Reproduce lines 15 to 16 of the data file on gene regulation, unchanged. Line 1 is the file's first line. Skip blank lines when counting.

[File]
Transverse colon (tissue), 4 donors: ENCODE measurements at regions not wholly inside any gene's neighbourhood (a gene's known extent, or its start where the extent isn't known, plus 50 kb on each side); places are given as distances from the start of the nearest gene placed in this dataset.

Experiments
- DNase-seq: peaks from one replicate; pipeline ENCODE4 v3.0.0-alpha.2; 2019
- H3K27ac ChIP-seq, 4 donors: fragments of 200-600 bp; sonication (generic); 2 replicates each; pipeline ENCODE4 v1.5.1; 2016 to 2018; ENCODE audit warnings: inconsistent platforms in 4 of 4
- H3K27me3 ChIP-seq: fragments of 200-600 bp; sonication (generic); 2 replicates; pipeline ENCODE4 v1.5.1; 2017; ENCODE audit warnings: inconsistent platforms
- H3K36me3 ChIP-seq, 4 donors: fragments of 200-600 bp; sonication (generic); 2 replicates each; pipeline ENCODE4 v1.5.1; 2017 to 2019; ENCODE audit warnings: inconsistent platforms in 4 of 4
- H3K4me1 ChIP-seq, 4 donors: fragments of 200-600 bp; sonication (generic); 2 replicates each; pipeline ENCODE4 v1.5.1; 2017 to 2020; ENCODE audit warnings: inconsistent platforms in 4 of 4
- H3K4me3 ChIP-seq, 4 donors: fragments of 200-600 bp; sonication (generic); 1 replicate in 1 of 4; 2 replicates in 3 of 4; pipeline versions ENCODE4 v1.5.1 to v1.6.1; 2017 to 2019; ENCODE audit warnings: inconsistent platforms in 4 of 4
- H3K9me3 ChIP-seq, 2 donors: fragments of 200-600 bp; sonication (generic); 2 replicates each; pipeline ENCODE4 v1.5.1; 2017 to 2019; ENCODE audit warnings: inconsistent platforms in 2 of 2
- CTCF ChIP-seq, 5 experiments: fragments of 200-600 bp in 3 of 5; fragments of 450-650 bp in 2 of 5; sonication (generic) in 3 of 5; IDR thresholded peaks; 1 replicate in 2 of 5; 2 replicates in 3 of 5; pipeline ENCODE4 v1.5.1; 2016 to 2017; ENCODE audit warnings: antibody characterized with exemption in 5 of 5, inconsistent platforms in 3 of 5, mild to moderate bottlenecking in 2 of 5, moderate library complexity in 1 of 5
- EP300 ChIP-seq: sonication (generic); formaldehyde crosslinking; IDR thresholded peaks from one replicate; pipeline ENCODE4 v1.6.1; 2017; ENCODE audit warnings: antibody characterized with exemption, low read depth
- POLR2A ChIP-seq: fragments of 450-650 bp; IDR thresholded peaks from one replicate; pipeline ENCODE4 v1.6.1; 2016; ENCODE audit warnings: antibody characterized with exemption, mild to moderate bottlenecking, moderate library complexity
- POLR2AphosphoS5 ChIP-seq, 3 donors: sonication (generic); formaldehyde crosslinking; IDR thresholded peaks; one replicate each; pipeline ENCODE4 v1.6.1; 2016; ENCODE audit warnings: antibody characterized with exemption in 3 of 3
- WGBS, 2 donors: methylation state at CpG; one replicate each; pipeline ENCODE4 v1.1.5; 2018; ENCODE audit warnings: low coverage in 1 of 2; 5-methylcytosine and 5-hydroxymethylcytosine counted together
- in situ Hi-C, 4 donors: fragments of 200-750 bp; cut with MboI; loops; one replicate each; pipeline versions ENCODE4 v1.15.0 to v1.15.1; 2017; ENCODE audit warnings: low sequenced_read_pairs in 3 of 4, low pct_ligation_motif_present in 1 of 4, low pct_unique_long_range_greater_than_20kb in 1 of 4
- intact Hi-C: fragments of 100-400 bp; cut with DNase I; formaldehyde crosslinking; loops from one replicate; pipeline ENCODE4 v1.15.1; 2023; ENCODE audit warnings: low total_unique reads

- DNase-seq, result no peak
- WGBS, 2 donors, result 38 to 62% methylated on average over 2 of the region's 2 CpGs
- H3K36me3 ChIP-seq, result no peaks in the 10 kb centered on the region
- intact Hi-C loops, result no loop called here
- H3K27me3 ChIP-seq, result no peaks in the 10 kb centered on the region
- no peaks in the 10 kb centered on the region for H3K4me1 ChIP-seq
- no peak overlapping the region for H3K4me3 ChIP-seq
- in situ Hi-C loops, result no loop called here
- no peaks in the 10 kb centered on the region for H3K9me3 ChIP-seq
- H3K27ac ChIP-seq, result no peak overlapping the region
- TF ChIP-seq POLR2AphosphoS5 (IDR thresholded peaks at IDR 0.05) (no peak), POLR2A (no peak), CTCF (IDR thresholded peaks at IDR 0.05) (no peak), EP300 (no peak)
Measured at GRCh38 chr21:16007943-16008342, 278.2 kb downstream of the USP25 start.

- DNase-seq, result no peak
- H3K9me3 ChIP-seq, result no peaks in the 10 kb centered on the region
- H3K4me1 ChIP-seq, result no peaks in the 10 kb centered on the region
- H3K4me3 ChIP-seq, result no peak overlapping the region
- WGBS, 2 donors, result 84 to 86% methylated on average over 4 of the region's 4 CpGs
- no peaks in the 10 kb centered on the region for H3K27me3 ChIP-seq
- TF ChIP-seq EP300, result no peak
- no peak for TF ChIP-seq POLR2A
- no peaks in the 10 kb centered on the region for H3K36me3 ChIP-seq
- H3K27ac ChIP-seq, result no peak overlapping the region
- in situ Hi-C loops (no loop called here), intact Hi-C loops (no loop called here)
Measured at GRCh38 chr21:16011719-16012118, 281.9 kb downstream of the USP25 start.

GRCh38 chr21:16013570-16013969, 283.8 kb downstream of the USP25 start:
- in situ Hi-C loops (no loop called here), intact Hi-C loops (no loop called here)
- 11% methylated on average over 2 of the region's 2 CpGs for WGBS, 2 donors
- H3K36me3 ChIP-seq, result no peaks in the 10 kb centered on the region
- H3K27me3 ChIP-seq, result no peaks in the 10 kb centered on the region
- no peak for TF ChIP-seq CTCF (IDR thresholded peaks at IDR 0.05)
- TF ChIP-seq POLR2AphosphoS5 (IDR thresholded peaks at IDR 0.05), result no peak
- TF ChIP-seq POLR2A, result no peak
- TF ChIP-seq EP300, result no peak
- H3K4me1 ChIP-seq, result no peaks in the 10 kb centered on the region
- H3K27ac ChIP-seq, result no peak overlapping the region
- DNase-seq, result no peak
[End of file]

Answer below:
- in situ Hi-C, 4 donors: fragments of 200-750 bp; cut with MboI; loops; one replicate each; pipeline versions ENCODE4 v1.15.0 to v1.15.1; 2017; ENCODE audit warnings: low sequenced_read_pairs in 3 of 4, low pct_ligation_motif_present in 1 of 4, low pct_unique_long_range_greater_than_20kb in 1 of 4
- intact Hi-C: fragments of 100-400 bp; cut with DNase I; formaldehyde crosslinking; loops from one replicate; pipeline ENCODE4 v1.15.1; 2023; ENCODE audit warnings: low total_unique reads